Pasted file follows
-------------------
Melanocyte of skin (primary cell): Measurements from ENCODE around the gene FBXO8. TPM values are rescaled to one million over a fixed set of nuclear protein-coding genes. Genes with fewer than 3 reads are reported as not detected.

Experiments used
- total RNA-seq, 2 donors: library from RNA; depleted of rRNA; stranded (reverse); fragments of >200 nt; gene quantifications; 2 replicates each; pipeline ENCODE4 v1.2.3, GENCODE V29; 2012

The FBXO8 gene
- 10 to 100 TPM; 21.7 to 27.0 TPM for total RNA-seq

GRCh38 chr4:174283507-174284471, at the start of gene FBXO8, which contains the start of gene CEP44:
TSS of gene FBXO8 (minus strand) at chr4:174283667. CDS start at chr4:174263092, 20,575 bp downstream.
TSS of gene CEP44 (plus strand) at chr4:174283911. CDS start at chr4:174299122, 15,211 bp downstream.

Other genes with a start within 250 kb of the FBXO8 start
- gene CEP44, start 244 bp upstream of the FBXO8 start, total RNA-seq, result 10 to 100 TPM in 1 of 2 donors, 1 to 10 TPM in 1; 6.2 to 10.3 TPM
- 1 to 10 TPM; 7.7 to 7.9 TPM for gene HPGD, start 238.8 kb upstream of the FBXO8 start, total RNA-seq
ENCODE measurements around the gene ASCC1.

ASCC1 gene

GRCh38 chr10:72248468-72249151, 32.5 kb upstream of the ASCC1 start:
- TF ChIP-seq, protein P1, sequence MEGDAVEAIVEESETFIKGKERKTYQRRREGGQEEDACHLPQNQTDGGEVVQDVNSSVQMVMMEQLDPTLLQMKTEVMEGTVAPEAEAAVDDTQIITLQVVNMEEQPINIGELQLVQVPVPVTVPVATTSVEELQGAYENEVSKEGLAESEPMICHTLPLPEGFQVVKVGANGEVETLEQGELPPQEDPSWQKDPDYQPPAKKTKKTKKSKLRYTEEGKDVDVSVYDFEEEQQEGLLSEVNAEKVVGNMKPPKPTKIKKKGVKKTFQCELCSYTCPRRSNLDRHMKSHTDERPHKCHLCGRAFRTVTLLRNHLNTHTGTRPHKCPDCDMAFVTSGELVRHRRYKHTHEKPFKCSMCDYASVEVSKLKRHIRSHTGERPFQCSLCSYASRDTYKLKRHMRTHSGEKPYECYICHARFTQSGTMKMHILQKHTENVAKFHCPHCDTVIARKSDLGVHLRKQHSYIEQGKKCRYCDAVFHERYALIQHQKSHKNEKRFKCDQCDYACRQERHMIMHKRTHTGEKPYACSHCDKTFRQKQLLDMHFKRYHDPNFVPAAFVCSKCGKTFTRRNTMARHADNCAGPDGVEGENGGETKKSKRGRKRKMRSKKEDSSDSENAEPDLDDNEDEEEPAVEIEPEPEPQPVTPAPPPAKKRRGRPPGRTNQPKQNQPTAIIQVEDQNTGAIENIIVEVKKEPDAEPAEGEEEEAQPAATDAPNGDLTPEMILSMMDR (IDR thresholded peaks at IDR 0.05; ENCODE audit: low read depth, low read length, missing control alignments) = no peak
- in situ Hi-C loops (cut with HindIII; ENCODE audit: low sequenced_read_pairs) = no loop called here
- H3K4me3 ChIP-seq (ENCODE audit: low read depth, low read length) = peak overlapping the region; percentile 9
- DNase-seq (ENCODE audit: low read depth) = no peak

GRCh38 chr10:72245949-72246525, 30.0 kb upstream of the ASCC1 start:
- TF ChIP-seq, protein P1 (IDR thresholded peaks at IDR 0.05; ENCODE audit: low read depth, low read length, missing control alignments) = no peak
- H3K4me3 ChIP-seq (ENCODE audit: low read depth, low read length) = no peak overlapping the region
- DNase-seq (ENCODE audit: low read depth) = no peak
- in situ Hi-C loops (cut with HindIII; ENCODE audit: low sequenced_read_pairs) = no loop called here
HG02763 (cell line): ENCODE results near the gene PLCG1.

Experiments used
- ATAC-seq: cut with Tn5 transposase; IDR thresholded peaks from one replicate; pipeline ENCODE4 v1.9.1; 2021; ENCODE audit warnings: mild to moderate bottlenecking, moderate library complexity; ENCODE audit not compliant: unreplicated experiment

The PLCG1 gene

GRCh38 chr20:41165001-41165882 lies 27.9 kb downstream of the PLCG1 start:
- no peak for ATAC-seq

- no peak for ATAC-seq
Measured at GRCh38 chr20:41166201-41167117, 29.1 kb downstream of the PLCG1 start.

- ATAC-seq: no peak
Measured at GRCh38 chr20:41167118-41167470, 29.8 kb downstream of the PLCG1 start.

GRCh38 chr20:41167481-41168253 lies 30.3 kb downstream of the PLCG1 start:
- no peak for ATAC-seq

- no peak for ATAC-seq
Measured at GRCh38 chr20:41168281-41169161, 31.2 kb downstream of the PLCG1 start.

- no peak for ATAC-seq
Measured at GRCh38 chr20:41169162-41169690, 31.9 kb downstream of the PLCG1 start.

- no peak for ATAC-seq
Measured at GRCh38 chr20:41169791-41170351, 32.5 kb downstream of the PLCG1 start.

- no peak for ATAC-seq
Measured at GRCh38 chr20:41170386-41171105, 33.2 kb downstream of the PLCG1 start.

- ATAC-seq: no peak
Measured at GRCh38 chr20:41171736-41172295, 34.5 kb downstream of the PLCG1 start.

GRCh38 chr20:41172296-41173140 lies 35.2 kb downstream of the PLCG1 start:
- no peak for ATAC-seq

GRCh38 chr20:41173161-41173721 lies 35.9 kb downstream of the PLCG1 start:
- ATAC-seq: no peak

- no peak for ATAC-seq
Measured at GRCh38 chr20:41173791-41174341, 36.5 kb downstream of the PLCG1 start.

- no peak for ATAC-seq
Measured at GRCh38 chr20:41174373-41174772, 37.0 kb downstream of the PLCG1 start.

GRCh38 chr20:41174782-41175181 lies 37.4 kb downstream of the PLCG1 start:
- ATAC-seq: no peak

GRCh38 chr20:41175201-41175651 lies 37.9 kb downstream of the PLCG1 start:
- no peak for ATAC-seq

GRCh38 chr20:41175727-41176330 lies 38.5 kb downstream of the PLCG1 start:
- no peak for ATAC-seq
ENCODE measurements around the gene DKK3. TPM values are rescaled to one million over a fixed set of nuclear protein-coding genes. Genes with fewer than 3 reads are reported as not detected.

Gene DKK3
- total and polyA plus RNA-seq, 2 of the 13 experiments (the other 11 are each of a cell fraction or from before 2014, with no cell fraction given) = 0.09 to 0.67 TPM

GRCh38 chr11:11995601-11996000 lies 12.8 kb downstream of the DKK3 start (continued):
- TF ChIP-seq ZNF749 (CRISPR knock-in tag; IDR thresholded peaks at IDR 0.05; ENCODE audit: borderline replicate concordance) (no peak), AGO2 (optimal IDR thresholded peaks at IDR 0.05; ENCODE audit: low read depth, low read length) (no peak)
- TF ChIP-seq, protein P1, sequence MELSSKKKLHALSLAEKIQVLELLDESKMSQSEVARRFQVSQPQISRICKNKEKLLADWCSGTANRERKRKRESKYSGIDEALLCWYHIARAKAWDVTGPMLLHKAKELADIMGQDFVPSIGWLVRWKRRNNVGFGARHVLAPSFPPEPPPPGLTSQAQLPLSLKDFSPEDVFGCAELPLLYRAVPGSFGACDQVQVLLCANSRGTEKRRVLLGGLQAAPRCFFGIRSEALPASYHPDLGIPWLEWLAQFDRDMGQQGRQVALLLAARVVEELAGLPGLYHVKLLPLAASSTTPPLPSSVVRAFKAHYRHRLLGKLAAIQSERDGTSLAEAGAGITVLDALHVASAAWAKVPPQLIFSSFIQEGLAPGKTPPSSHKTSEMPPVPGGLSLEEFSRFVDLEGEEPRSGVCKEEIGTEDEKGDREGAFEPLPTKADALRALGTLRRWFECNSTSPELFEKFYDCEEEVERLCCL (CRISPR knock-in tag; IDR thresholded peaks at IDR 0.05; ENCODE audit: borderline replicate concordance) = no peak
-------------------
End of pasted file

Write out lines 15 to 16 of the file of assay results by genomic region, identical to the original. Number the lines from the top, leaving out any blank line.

- TF ChIP-seq, protein P1, sequence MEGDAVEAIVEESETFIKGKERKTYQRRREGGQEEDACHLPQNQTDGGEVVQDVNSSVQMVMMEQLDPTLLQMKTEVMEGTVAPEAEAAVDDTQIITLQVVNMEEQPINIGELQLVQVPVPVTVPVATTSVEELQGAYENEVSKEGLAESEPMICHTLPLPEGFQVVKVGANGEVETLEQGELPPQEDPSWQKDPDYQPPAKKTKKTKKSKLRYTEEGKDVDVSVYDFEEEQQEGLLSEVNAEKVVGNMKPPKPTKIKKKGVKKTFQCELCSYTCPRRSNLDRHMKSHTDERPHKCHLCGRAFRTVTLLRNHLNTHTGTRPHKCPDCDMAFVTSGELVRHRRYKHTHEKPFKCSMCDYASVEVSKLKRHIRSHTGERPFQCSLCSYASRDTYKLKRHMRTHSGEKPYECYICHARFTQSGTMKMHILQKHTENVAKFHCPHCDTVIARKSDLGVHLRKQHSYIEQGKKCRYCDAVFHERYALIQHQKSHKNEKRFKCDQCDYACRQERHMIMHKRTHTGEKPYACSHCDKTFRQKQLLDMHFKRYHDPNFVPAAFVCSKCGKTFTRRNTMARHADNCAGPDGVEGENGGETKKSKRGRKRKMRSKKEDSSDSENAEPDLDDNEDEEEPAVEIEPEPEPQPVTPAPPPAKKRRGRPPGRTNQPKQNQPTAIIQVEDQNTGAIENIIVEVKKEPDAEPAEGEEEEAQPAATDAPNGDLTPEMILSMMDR (IDR thresholded peaks at IDR 0.05; ENCODE audit: low read depth, low read length, missing control alignments) = no peak
- in situ Hi-C loops (cut with HindIII; ENCODE audit: low sequenced_read_pairs) = no loop called here